Nebraska Senate Agriculture Committee members heard testimony on Right to Farm legislation last week. Senator Jerry Johnson, Senate Agriculture Committee Chair, introduced the interim study to examine the Nebraska Right to Farm Act, which was introduced last session by Senator John Kuehn.
“The purpose of the hearing was just to learn more about it,” said Senator Johnson.
The areas of focus was on what Nebraska currently has on the books, how it compares to other states and the differences between a constitutional versus statutory law. Anthony Schutz, associate professor of law at the University of Nebraska, testified on these topics.
When it comes to protections against nuisance lawsuits, for livestock operations, Schutz says that Nebraska is pretty strong compared to other states. But, says the state is not as protected when it comes to land use regulations. He says Missouri and North Dakota are the only states that passed constitutional amendments and Oklahoma is voting this year on one.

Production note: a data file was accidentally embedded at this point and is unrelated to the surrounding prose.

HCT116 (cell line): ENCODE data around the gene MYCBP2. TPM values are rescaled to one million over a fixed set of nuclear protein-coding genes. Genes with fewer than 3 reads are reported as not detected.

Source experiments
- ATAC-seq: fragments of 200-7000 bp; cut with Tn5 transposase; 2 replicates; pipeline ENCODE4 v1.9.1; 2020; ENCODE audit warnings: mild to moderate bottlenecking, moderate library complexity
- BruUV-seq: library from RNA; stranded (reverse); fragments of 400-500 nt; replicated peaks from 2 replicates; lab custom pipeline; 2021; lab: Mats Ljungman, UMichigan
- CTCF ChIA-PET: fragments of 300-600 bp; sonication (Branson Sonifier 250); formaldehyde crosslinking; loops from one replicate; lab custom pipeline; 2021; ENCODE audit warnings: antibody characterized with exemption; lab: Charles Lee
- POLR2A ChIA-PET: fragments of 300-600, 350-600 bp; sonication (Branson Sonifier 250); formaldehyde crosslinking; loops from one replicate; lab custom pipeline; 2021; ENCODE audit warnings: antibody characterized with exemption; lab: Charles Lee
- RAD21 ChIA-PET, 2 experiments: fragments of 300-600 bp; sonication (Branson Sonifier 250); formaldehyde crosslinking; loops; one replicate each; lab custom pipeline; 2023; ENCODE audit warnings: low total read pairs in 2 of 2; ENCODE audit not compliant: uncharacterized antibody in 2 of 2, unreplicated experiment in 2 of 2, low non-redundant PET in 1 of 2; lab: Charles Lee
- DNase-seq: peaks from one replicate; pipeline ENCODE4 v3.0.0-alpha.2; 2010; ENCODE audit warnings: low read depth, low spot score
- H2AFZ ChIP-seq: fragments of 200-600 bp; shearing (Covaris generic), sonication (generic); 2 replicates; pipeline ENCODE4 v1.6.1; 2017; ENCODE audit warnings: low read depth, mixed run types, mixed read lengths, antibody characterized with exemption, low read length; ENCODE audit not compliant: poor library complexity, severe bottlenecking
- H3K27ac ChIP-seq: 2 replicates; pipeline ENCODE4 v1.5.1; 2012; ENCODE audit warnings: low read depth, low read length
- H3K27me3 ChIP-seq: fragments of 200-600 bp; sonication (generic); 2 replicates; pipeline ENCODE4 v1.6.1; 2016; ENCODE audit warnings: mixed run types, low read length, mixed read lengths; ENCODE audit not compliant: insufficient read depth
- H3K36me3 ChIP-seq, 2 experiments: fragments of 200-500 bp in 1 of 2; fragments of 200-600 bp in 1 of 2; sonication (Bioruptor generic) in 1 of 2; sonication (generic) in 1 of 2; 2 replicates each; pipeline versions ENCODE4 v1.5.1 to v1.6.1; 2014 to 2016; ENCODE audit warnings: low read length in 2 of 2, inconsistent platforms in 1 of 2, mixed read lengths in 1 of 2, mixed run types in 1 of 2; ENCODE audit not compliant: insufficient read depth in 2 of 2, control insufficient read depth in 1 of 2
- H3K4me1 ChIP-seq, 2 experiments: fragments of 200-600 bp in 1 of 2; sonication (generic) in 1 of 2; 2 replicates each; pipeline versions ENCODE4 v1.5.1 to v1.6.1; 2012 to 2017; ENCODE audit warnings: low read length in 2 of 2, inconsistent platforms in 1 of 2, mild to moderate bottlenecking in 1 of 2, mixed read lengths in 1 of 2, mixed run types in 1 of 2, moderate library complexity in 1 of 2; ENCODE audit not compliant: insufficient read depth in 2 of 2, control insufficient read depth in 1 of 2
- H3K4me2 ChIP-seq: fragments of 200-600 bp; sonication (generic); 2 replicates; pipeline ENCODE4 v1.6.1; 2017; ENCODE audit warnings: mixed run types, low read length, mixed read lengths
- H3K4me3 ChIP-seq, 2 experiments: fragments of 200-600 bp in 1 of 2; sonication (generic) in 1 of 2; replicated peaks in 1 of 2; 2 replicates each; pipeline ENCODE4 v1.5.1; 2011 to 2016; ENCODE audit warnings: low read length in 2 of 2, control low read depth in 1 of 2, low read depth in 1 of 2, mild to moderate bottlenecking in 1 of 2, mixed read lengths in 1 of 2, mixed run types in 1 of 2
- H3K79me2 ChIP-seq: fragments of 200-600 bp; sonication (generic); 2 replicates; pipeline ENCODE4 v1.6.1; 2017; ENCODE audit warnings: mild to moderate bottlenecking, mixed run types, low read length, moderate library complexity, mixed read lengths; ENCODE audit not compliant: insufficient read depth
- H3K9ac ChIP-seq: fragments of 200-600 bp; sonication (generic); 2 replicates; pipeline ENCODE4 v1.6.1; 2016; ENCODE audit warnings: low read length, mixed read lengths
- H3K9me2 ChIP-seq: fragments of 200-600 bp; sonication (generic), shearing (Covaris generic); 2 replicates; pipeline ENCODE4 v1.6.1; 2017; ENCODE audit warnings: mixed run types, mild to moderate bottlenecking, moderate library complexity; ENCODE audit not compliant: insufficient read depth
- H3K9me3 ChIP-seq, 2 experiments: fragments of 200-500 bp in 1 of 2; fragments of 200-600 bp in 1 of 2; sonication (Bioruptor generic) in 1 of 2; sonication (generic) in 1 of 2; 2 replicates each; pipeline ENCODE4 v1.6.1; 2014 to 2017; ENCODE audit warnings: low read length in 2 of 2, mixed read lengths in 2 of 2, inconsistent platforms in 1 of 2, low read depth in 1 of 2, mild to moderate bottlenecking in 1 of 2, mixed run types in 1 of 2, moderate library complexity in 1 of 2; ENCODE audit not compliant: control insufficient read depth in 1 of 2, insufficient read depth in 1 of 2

Schutz says there is really only one reason to make a constitutional amendment. “There is one thing that a constitutional amendment can do, that the Legislature can’t do. And that’s to protect agriculture from the Legislature itself,” said Schutz. He adds that it would still be up to a court to decide how to interpret the language of the bill.
No one from Senator Kuehn’s office was present at the hearing.